This year’s Nebula Awards have been handed out and my reactions are mixed. IMO the weakest book by far won in the best novel category – a pity because there were so many interesting nominees. But then Kim Stanley Robinson is a writer who just doesn’t work for me. And it is notable that 2312 is the most obviously science fictional book among the nominees. In the novella category, I’d have preferred either Aliette de Bodard’s On a Red Station Drifting or Jay Lake’s The Stars Do Not Lie, but then I haven’t read the Nancy Kress novella and it shows up on lots of awards list this year. I totally agree with the award for Aliette de Bodard’s Immersion in the short story category and can’t comment on the novelette category. The Andre Norton Award for the YA category went to another book I’ve never heard of, Fair Coin by E.C. Meyers. Finally, I’m very happy that the Ray Bradbury Award for best dramatic presentation went to Beasts of the Southern Wild, a wonderful indie film with an almost all-black cast, which won over such box office heavyweights as The Hunger Games and The Avengers.
At the Guardian, Stuart Kelly, one of this year’s Booker Prize judges, wonders whether the literary versus genre fiction wars have finally come to an end. We can but hope.
Or maybe Kelly is too optimistic. For Cheryl Morgan offers yet another addendum to the women in SF debate by taking a look at the SF-themed edition of the BBC radio program The Woman’s Hour, which seemed to believe that SF is mainly filmic these days and that women don’t make it.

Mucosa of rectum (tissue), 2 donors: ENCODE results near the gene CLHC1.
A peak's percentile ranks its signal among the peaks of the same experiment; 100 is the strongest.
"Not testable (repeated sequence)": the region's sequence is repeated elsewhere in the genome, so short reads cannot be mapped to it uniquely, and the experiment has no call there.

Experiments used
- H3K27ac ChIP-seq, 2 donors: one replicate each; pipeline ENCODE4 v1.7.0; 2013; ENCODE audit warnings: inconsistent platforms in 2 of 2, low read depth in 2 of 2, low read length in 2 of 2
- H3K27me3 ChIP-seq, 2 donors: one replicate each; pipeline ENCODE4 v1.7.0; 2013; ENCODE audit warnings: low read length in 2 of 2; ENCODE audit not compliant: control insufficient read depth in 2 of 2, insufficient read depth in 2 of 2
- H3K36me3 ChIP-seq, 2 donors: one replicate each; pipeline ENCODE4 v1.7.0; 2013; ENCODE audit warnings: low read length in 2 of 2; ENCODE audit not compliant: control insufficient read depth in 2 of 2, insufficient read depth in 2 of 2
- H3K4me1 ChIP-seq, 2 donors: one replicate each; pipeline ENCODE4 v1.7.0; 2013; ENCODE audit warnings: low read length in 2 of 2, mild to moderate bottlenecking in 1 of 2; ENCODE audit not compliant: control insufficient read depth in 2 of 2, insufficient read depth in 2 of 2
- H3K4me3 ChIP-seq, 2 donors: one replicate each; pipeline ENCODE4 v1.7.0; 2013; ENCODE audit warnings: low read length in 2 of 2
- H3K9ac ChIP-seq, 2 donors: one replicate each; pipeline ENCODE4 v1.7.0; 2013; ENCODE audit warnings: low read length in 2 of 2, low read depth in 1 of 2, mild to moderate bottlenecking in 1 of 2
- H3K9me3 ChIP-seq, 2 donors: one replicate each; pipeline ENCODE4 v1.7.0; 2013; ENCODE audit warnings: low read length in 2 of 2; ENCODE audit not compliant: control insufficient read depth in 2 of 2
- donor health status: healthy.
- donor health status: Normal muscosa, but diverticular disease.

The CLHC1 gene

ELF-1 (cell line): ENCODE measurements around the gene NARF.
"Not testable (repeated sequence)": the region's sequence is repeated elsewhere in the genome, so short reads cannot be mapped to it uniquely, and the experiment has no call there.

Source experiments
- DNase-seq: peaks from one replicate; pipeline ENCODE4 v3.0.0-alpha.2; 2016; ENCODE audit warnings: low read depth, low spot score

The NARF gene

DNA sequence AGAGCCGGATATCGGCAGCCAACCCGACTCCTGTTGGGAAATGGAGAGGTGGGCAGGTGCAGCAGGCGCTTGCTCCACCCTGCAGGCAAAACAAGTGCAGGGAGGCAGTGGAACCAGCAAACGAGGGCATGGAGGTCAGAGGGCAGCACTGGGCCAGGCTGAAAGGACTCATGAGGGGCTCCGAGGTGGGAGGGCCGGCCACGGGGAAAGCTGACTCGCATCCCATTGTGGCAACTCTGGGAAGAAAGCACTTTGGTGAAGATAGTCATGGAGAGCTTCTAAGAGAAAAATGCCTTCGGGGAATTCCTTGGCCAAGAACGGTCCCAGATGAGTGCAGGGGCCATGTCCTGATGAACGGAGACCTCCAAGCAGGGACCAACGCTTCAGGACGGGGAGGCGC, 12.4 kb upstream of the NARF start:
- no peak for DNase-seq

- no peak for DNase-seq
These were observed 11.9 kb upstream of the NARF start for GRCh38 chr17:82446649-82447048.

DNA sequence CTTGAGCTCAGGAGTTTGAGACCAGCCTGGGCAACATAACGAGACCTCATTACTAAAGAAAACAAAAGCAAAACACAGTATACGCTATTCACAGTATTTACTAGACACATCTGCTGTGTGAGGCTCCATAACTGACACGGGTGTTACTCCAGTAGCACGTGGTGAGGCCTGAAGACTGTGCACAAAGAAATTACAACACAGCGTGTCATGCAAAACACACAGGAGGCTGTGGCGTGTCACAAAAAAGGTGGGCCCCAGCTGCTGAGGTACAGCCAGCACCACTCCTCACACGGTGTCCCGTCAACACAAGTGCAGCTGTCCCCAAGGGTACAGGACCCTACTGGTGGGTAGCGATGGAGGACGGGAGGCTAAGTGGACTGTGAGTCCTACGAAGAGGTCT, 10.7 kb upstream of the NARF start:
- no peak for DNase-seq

At the Guardian, John Dugdale has an interesting article about how certain popular fiction characters are defined by their clothing choices and props. Ironically, the article is illustrated by Tom Cruise as Lee Child’s thriller character Jack Reacher, when fans of the books (which I’ve never read, shoot-em-up thrillers not being my thing) complained that Cruise did not match the description of Jack Reacher in the books at all.
Also at the Guardian, Jonathan Sperber asks if Karl Marx is still relevant. Oddly enough, nodoy ever asks whether Adam Smith is still relevant (and indeed the article states in the very first sentence that Smith is of course relevant), never mind that Smith predates Marx by decades and is nigh unreadable. I read both Karl Marx and Adam Smith (as well as many other great thinkers of the 18th and 18th centuries) at university and Marx was not just more readably than most, but also more relevant to the world today, whereas Adam Smith just annoyed the hell out of me and everybody else in that class.
iO9 has a great interactive map of American accents and dialects, which makes the linguist in me happy.
More goodness from iO9: Artist Nina Katchadourian arranges book spines to create poetry. I love the one with the sharks and the one with the assassination.
Finally, I saw a Maikäfer or cockchafer in the garden today and managed to capture it on camera. Now I’ve written about Maikäfer (sorry, but cockchafer is a horrible word) and their importance in German folklore before. But this time I got a better photo, which you can see behind the cut: